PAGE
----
Belgium on Monday accused Chinese state-sponsored hackers of launching cyberattacks against its interior and defense ministries.
Belgium noted in a statement that it has detected cyber intrusions from hacking groups tracked as APT27, APT30, APT31, and Gallium.
“We have detected malicious cyber activities that targeted the FPS Interior. These activities can be linked to the hacker groups known as Advanced Persistent Threat 27, Advanced Persistent Threat 30, Advanced Persistent Threat 31. We have detected malicious cyber activities that targeted the Belgian Defence. These activities can be linked to the hacker groups known as UNSC 2814/GALLIUM/SOFTCELL,” Belgium said on Monday.
In their statement, Belgium also urged China to adhere to “the norms of responsible state behaviour as endorsed by all UN member states,” to start preventing malicious cyber activities out of its territories, and to take the necessary measures to “detect, investigate and address the situation.”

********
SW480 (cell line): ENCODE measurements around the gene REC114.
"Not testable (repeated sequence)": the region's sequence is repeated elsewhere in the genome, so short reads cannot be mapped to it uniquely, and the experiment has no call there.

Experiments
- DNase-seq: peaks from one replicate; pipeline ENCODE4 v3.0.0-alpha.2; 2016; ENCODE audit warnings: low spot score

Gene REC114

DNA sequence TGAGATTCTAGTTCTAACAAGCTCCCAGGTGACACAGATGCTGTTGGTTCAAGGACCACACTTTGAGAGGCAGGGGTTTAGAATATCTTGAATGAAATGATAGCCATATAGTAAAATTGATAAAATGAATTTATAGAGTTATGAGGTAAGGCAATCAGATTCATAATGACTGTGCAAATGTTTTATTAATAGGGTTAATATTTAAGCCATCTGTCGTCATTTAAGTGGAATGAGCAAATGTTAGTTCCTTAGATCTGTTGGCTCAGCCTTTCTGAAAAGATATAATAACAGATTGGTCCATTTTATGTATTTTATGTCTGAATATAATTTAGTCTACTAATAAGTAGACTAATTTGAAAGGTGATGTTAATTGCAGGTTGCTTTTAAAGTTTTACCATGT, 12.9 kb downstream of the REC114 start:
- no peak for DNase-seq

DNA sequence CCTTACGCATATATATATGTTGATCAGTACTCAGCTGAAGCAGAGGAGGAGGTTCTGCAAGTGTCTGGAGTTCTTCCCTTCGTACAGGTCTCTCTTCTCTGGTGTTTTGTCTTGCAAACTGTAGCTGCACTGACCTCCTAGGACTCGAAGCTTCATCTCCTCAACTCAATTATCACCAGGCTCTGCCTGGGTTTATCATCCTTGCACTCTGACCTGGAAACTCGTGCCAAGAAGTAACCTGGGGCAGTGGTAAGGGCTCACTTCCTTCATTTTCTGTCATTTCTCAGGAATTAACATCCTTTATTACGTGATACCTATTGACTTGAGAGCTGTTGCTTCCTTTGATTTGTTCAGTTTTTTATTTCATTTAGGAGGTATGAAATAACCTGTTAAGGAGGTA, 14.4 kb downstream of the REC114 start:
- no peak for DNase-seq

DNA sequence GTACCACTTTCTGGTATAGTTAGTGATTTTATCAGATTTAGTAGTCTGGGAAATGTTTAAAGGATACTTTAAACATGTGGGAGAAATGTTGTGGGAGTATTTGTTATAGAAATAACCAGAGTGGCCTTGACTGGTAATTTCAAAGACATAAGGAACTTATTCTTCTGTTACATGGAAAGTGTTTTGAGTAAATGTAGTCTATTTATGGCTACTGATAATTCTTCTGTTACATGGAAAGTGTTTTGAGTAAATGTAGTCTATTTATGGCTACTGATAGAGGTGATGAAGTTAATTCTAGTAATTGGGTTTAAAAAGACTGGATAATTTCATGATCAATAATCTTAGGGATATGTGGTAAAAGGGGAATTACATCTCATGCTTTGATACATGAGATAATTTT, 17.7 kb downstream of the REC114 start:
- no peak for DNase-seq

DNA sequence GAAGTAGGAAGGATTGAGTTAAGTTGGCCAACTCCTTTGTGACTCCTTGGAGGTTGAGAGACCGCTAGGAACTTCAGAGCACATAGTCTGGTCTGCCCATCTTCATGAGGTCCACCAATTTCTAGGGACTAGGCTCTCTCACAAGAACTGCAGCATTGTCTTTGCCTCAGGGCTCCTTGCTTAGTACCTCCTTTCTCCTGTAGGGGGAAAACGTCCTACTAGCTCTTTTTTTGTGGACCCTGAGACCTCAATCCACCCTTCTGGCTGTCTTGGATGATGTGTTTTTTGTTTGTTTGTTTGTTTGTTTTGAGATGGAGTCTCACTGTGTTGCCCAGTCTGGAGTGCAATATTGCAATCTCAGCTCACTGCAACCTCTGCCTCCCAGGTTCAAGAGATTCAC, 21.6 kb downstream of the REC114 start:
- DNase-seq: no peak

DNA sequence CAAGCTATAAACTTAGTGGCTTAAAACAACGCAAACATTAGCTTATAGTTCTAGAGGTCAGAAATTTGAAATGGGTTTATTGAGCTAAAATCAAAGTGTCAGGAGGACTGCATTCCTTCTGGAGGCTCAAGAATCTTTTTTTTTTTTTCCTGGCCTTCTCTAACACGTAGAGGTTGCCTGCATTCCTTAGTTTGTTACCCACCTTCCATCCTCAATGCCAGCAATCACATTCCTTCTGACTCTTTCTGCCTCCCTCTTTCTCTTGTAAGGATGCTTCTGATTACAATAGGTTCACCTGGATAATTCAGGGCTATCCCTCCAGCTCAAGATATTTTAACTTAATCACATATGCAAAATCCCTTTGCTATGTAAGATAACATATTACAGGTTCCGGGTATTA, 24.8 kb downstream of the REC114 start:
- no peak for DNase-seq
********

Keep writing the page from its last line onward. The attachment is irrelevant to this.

In a statement issued as response, the Chinese Embassy in Belgium denied the accusations, claiming that there’s no evidence of the mentioned malicious activities and that the accusations denigrate China.
The statement also claimed that, in fact, China is itself a victim of cyberattacks, some of which have “undermined national security, socio-economic development, and people’s normal production and life.”
Also tracked as LuckyMouse, Bronze Union, and Threat Group 3390, APT27 has been active for more than a decade, targeting hundreds of organizations worldwide, for cyberespionage, information theft, and dissident tracking.
Initially detailed in 2015, APT30 is believed to have been active since at least 2005, conducting cyberespionage operations on behalf of the Chinese government. Its targets have included media outlets, journalists, and entities holding information related to territorial disputes, as well as economic, military, and political issues.
Also known as Zirconium, Judgment Panda and Red Keres, APT31 is another cyberespionage group known to be sponsored by the Chinese government. Previously, it was observed targeting political figures, government entities, contractors and service providers in Europe.
Also engaging in cyberespionage, Gallium (also tracked as Softcell and UNSC 2814) was recently seen targeting telecoms, government, and financial organizations.
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